It was especially enjoyable having my Russian sister at my side. I love introducing friends to classical music, with an emphasis on the opera of course. Hearing what they enjoyed and their reactions to the repertoire is frequently fascinating, as it offers a new perspective on my everyday "work." Nastya fell for the Mozart, which only made me love her more! We followed up the concert with a milkshake (on my end) and celery juice (on hers) at the neon-styled Starlite Diner. An American ending to a perfect day in Moscow!

Thursday, May 16, 2013

Smoothies, Sunshine, and Stalin

When it's sunny out and you find yourself with a long lunch break, the Moscow exploration opportunities are endless. But when I found myself in said situation today, I knew exactly where I wanted to go. So I grabbed a smoothie (and maybe a delicious raspberry tart to go with it!) and headed to the Park Kultury metro.

When the Soviet Union collapsed, many of the statues of Soviet leaders and symbols were torn down and dumped in this park. Someone put them upright (for the most part) and many others have been added so that there's quite an expansive collection. So what about this park screams Moscow?
 ...displays RUSSIAN WOMEN in HEELS...
...offers BREATHTAKING VIEWS (especially if you look the right direction)... 
 ...occasionally FEARSOME...
 ...somehow MOVES at its OWN PACE (scrunchies, anyone?!)...
 Nope. No words for this one. But it had to be included. Let me know if you've got something...
Finally, it's filled with PLEASANT SURPRISES where you LEAST EXPECT them!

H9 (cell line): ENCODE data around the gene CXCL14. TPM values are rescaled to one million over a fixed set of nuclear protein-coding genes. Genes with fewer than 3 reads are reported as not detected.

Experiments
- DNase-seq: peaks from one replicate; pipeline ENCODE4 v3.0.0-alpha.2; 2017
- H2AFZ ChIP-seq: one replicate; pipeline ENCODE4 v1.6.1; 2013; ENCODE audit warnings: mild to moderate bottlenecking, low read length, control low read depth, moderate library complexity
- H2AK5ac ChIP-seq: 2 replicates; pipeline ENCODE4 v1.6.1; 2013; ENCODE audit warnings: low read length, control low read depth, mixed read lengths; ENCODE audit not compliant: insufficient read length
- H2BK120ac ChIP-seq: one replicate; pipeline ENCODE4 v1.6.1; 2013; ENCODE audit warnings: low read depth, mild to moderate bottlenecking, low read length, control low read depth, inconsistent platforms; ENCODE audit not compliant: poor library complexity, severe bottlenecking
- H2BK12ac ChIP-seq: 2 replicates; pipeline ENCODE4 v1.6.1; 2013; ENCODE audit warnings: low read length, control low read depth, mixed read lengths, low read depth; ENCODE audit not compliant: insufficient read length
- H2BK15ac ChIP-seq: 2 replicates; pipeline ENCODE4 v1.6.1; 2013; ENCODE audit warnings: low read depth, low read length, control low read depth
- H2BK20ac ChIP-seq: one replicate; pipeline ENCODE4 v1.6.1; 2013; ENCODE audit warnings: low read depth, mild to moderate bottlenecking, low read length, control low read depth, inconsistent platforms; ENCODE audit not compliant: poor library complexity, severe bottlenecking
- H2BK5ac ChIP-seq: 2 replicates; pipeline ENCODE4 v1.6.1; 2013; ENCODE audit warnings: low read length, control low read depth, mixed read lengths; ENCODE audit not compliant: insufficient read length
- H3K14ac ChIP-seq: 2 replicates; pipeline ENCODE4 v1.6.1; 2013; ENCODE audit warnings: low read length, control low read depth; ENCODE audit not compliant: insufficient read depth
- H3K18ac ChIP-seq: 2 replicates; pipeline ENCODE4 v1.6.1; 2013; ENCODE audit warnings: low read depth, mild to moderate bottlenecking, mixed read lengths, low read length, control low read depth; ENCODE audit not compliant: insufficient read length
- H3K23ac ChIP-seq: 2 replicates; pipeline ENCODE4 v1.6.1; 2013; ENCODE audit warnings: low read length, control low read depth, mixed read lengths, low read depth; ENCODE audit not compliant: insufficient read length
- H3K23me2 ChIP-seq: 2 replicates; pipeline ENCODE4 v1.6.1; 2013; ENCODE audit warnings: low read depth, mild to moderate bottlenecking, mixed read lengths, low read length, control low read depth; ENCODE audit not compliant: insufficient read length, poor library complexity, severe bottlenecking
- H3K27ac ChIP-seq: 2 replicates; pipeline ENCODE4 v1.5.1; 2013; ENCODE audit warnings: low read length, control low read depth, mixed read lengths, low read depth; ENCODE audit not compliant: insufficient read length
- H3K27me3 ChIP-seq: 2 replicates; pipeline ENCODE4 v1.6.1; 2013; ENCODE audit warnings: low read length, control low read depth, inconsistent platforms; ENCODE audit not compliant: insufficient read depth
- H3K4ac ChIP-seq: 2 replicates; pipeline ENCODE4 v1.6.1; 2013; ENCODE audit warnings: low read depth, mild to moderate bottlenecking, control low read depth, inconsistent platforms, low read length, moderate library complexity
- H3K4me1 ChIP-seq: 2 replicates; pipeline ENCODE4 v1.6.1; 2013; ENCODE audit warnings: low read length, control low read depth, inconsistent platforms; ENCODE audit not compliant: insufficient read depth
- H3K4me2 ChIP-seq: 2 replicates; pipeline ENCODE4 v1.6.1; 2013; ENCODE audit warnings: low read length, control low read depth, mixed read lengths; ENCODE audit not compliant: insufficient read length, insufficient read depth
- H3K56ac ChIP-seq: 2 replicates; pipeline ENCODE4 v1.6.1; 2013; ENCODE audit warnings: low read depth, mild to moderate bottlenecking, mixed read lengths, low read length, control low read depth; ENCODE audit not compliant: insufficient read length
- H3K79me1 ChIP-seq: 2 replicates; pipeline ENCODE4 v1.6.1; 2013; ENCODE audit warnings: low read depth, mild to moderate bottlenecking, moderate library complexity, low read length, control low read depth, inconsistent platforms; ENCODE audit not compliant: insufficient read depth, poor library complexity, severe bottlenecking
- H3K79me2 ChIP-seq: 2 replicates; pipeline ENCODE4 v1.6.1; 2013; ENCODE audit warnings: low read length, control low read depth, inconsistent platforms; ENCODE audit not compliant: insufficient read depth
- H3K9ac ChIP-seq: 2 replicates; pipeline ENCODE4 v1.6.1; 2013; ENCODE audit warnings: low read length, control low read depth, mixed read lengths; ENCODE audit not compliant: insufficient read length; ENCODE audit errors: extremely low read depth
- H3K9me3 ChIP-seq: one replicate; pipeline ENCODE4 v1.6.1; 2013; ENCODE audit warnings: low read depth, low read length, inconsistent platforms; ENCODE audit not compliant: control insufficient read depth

Lilacs are my favorite flower. Expect for the days when I like roses better. But somehow I had missed seeing any in Moscow...until today! We had a lilac tree in my childhood home that I would play under, making "perfume" out of its flowers and day-dreaming away. Today I found them at the AND was greeting by a babushka holding one single bouquet of lilacs coming out of my metro. It was clearly fate and I bought them without thinking twice!

If you jump on a travel site, this park might not make it near the top of the list. But if you've covered the main sights and are looking for some true Moscow character, this is not to be missed. Especially if there's an available swing and some sunshine to be had!

Tuesday, May 14, 2013

Skipping Seasons: We're all about the Weather

Remember that time I survived an eternal Russian winter and vowed I would never complain about warm weather? 

I'm rethinking that statement.

You see, somehow Moscow seemed to almost instantaneously transform from this...
...to this...

Now, I am not complaining about warmth and greenery. But I was somewhat baffled as to the skipping of Spring. No delicate blossoms, no chilly but softly warm weather. Granted, there was the period of the Great Flood in which heavy rain turned snow into lakes. Maybe that was Spring? All I know is that this week we're sitting at an average temperature of 28 C/ 80 F. What I love? Warmth! Sunshine! Greenery! Evening walks! Sitting in the hammock!

These pics were taken on a said evening walk exploring my neighborhood yesterday. General Karbyshev, pictured below, has long caught my interest but I had yet to deduce who he was until I ventured closer yesterday. A Soviet War leader and hero, he actually passed through several Nazi concentration camps and eventually made it to Mathausen where he died under torture.  
 And this is my backyard, transformed. Remember how I live in the woods?
In contrast...
So...what I hate?! The lack of AIR CONDITIONING! Look, I realize that most of Europe believes AC is harmful to the health. And I'm not saying I want to be an AC Extremist like most of the businesses in Houston, TX. BUT, tonight I played a concert and halfway through all I could think about was the sweat that was beginning to roll down my forehead. While I'm rocking a formal and all makeup-ed out! That level of sweat should not be allowed on such an occasion.

My boss gave me the feedback that the performance seemed a bit low energy. He may have been right, given the fact that I was anxiously trying to wipe the sweat from my hands between numbers so as to remain a functional pianist. In the moment I didn't feel particularly low energy BUT I was seriously wishing I was old school and had brought a handkerchief with me...